Internet Engineering Task Force (IETF)                           R. Bush
Request for Comments: 9092                                  IIJ & Arrcus
Category: Standards Track                                     M. Candela
ISSN: 2070-1721                                                      NTT
                                                               W. Kumari
                                                              R. Housley
                                                          Vigil Security
                                                               July 2021

Finding and Using Geofeed Data


This document specifies how to augment the Routing Policy Specification Language inetnum: class to refer specifically to geofeed data comma-separated values (CSV) files and describes an optional scheme that uses the Routing Public Key Infrastructure to authenticate the geofeed data CSV files.

Status of This Memo

This is an Internet Standards Track document.

This document is a product of the Internet Engineering Task Force (IETF). It represents the consensus of the IETF community. It has received public review and has been approved for publication by the Internet Engineering Steering Group (IESG). Further information on Internet Standards is available in Section 2 of RFC 7841.

Information about the current status of this document, any errata, and how to provide feedback on it may be obtained at

Copyright Notice

Copyright © 2021 IETF Trust and the persons identified as the document authors. All rights reserved.

This document is subject to BCP 78 and the IETF Trust's Legal Provisions Relating to IETF Documents ( in effect on the date of publication of this document. Please review these documents carefully, as they describe your rights and restrictions with respect to this document. Code Components extracted from this document must include Simplified BSD License text as described in Section 4.e of the Trust Legal Provisions and are provided without warranty as described in the Simplified BSD License.

Table of Contents

   1.  Introduction
     1.1.  Requirements Language
   2.  Geofeed Files
   3.  inetnum: Class
   4.  Authenticating Geofeed Data
   5.  Operational Considerations
   6.  Privacy Considerations
   7.  Security Considerations
   8.  IANA Considerations
   9.  References
     9.1.  Normative References
     9.2.  Informative References
   Appendix A.  Example
   Authors' Addresses

1. Introduction

Providers of Internet content and other services may wish to customize those services based on the geographic location of the user of the service. This is often done using the source IP address used to contact the service. Also, infrastructure and other services might wish to publish the locale of their services. [RFC8805] defines geofeed, a syntax to associate geographic locales with IP addresses, but it does not specify how to find the relevant geofeed data given an IP address.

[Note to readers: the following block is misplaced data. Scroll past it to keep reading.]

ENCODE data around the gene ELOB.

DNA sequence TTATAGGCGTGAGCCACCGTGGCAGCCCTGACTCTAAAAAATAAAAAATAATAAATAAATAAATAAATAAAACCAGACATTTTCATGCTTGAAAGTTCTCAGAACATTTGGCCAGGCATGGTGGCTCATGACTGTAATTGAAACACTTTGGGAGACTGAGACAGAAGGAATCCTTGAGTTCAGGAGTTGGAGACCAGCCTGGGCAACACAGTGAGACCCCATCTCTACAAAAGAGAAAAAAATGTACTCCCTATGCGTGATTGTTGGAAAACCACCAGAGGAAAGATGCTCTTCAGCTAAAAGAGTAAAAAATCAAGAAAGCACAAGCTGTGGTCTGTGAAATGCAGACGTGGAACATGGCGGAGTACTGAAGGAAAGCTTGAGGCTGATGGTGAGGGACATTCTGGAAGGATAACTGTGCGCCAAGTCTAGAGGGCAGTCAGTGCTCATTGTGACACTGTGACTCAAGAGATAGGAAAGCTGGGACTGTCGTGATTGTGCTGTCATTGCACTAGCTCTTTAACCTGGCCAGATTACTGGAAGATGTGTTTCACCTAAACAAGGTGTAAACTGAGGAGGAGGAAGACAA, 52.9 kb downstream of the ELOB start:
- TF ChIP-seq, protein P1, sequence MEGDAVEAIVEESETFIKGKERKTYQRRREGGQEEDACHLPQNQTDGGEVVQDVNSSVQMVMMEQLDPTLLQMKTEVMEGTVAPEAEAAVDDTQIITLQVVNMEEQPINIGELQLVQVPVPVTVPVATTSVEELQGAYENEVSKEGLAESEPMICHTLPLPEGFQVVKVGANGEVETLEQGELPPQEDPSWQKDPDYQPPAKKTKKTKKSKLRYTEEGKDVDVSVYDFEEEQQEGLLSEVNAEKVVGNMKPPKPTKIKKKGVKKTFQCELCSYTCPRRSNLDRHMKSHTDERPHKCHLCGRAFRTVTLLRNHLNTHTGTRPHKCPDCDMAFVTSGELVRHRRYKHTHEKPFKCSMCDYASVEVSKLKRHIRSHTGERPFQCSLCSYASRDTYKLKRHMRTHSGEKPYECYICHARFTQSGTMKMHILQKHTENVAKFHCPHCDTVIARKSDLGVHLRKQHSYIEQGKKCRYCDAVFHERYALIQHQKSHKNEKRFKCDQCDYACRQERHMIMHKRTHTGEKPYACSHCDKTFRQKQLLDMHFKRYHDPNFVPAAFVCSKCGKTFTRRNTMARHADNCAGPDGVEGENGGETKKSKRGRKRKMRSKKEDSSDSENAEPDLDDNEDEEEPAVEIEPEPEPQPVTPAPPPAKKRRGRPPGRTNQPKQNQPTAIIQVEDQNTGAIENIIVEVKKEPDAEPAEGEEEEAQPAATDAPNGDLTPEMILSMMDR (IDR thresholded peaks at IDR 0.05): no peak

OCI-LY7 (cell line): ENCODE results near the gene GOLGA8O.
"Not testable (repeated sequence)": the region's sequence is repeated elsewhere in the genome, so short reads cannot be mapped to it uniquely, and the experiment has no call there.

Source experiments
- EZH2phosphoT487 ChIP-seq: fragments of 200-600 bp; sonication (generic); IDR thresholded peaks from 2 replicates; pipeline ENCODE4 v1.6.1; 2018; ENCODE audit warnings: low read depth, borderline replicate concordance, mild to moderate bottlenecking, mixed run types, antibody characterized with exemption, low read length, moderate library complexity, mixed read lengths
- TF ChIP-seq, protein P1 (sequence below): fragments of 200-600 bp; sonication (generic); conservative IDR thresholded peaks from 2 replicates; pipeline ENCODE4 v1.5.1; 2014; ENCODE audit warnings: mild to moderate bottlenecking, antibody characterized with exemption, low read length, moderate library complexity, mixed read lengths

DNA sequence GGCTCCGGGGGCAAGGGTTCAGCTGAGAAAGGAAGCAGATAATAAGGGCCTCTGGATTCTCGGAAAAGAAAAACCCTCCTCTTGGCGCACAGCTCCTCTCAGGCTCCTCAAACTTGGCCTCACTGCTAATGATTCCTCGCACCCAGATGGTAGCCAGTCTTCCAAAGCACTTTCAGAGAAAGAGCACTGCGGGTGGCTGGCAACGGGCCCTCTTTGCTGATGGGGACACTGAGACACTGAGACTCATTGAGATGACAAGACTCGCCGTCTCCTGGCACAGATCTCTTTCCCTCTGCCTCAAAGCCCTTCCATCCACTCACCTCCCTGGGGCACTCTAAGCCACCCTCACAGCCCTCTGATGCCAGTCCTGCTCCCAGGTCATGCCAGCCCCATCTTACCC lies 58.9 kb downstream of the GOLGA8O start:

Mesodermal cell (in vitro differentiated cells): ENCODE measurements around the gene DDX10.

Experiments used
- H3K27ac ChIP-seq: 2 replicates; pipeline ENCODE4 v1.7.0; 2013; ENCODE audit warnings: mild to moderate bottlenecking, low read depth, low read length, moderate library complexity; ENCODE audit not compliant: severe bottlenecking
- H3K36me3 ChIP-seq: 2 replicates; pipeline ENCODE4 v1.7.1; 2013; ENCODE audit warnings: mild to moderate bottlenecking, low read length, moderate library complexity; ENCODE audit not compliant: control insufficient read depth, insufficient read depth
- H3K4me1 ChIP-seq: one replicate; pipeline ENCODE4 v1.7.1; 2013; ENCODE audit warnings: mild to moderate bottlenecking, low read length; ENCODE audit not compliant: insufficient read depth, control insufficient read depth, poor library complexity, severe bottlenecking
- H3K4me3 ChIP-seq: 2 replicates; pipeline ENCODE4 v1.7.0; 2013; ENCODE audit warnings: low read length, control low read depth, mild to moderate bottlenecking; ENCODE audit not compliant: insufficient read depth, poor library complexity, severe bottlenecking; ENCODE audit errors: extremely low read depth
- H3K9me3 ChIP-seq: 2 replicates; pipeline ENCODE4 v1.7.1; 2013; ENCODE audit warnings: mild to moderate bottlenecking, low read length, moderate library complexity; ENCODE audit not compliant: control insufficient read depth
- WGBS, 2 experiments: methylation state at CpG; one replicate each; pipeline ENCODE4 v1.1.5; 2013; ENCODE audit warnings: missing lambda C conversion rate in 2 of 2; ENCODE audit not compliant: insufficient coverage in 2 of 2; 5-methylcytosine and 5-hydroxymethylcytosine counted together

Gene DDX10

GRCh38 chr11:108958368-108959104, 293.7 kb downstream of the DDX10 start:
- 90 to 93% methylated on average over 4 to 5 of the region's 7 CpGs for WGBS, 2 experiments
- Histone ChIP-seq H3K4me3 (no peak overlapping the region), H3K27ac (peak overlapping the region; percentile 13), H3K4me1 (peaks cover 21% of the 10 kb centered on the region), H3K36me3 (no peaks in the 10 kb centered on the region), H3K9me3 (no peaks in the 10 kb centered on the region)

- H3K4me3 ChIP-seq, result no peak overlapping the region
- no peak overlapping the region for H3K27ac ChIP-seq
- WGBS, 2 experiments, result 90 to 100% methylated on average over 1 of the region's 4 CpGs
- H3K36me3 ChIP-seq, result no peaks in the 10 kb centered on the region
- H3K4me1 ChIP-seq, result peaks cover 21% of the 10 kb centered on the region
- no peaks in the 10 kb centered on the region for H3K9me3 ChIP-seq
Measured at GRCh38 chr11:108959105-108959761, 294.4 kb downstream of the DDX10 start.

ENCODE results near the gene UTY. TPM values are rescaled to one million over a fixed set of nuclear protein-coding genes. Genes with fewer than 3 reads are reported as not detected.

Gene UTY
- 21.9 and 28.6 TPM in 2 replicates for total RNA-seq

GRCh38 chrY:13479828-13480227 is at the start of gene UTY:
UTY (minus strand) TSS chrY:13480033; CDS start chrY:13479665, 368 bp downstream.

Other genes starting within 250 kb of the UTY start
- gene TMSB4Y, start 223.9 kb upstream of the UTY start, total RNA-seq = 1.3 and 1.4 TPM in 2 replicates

This document specifies how to augment the Routing Policy Specification Language (RPSL) [RFC2725] inetnum: class to refer specifically to geofeed data CSV files and how to prudently use them. In all places inetnum: is used, inet6num: should also be assumed [RFC4012].

The reader may find [INETNUM] and [INET6NUM] informative, and certainly more verbose, descriptions of the inetnum: database classes.

An optional utterly awesome but slightly complex means for authenticating geofeed data is also defined.

1.1. Requirements Language

The key words "MUST", "MUST NOT", "REQUIRED", "SHALL", "SHALL NOT", "SHOULD", "SHOULD NOT", "RECOMMENDED", "NOT RECOMMENDED", "MAY", and "OPTIONAL" in this document are to be interpreted as described in BCP 14 [RFC2119] [RFC8174] when, and only when, they appear in all capitals, as shown here.

2. Geofeed Files

Geofeed files are described in [RFC8805]. They provide a facility for an IP address resource "owner" to associate those IP addresses to geographic locales.

Content providers and other parties who wish to locate an IP address to a geographic locale need to find the relevant geofeed data. In Section 3, this document specifies how to find the relevant geofeed [RFC8805] file given an IP address.

Geofeed data for large providers with significant horizontal scale and high granularity can be quite large. The size of a file can be even larger if an unsigned geofeed file combines data for many prefixes, if dual IPv4/IPv6 spaces are represented, etc.

Geofeed data do have privacy considerations (see Section 6); this process makes bulk access to those data easier.

This document also suggests an optional signature to strongly authenticate the data in the geofeed files.

3. inetnum: Class

The original RPSL specifications starting with [RIPE81], [RIPE181], and a trail of subsequent documents were written by the RIPE community. The IETF standardized RPSL in [RFC2622] and [RFC4012]. Since then, it has been modified and extensively enhanced in the Regional Internet Registry (RIR) community, mostly by RIPE [RIPE-DB]. Currently, change control effectively lies in the operator community.

The RPSL, and [RFC2725] and [RFC4012] used by the Regional Internet Registries (RIRs), specify the inetnum: database class. Each of these objects describes an IP address range and its attributes. The inetnum: objects form a hierarchy ordered on the address space.